• I like growth teams. In general, I like silo-busting where you take groups of experts in different functions and aim them at a business goal. ABM does this, uniting sales, marketing, and SDRs in the quest to crack target accounts. Pods do this, uniting different sales and marketing functions, typically within a geography or vertical. Growth teams do this, uniting product managers, designers, marketers, sellers, and analytics team members on maximizing PLG conversion rates. They’re a good idea.
  • The product doesn’t sell itself. Knowing how expensive sales and marketing people can be — with S&M expenses typically running at twice R&D in a typical software company — I think for some people the PLG dream was to elminate S&M with a product that sold itself. That didn’t happen. In PLG, most of the time, the product helps sell itself. That’s certainly a lot better than not helping (I’ve seen that too), but we’ll still need those pesky sellers and marketers after all. See the McKinsey paper.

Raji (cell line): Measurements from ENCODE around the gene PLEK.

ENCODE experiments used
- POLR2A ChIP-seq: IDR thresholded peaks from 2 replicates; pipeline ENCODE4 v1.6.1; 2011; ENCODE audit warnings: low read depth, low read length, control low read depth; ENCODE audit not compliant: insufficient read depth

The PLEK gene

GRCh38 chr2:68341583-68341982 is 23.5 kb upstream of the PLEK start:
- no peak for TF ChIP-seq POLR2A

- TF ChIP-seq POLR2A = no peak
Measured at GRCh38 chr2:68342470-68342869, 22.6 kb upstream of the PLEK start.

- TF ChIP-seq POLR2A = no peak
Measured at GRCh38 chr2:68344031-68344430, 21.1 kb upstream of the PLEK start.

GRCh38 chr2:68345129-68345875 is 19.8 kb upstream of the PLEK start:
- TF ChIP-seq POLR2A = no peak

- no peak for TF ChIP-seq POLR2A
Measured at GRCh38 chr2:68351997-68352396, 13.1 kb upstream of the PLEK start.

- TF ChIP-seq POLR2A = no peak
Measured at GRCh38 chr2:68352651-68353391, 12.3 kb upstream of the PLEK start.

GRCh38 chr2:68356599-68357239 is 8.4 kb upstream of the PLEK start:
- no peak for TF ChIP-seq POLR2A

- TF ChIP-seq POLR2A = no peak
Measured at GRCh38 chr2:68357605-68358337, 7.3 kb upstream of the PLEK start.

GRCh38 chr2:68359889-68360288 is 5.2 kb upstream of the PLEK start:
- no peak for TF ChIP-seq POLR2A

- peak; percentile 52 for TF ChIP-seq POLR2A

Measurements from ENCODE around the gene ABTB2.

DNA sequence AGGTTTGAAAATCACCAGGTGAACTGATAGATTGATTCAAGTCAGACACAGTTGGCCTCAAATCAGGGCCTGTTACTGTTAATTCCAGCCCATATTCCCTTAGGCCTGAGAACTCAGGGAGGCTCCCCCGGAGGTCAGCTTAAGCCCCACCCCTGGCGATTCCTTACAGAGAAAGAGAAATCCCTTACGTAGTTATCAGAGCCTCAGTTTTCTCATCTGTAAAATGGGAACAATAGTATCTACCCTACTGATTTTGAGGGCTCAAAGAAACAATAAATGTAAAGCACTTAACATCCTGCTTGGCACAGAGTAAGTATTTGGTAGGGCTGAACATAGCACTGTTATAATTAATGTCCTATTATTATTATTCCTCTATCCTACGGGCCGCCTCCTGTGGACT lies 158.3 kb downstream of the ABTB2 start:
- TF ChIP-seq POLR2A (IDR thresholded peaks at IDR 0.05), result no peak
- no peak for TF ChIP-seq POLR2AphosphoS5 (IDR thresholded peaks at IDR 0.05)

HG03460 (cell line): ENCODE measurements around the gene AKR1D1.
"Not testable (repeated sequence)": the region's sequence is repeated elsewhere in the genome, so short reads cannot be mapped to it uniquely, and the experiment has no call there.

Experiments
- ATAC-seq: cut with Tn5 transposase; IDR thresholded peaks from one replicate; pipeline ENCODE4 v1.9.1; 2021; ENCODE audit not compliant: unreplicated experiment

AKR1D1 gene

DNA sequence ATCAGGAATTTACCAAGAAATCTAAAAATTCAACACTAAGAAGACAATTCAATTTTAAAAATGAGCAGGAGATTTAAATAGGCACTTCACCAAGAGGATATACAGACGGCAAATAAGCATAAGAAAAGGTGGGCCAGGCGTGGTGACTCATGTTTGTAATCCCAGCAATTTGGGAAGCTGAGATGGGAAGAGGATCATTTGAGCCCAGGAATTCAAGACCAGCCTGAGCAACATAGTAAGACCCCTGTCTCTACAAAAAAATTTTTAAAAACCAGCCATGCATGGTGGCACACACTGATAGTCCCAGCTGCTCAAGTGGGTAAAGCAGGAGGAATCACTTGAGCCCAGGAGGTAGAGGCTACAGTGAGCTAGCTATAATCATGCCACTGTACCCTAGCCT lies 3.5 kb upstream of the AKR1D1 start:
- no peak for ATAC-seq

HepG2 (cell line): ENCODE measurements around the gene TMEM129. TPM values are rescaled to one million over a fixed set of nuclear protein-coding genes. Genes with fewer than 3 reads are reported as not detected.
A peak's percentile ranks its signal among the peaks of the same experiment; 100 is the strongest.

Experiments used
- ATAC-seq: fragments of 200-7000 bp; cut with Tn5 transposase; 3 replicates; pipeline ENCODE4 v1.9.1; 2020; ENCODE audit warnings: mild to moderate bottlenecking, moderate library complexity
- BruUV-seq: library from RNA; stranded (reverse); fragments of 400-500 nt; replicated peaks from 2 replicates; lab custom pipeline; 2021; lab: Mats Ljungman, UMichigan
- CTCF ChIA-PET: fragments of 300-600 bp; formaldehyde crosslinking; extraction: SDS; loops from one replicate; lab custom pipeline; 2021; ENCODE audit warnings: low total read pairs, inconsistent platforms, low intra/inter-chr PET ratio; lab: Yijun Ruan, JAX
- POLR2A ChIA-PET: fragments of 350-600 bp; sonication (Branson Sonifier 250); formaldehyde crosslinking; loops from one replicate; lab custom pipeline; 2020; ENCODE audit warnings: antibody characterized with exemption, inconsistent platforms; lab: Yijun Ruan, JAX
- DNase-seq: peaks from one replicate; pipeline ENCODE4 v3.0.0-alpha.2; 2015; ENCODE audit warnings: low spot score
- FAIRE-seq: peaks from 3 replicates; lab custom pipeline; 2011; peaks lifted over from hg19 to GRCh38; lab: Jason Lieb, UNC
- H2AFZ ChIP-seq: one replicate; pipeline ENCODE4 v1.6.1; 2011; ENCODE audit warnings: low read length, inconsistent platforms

• PLG ain’t cheaper. While a few PLG companies end up ahead on the S&M vs. R&D expense trade-off, most end up spending more on both. See the Tunguz post or the McKinsey paper. Don’t do PLG to save money. Do it because you think you’ll have a better product, grow faster, take market share, and build leadership. PLG is not a cost-cutting strategy.
  • PLG still needs marketing. How do you think we get people to do all those trials anyway? Yes, you may have a viral product or a strong community (word of mouth), but you’ll still also rely on marketing to drive people to your trial via SEO, SEM, and making TRY-IT the primary call-to-action on your website. (This always makes me think of Boston with the anaphoric “listen to the record” on the back cover of their debut album.)
  • If you’re starting a new company, try to be born PLG. For example, were I to start a new EPM company, I’d try hard to build a PLG motion in from day one. That’s not particularly easy in a space with separate buyers and end-users (where end-users need to be connected to the corporate system), but I’d sure try. You’ll likely end up with a better product as a result. Or a teaser product linked to a core one.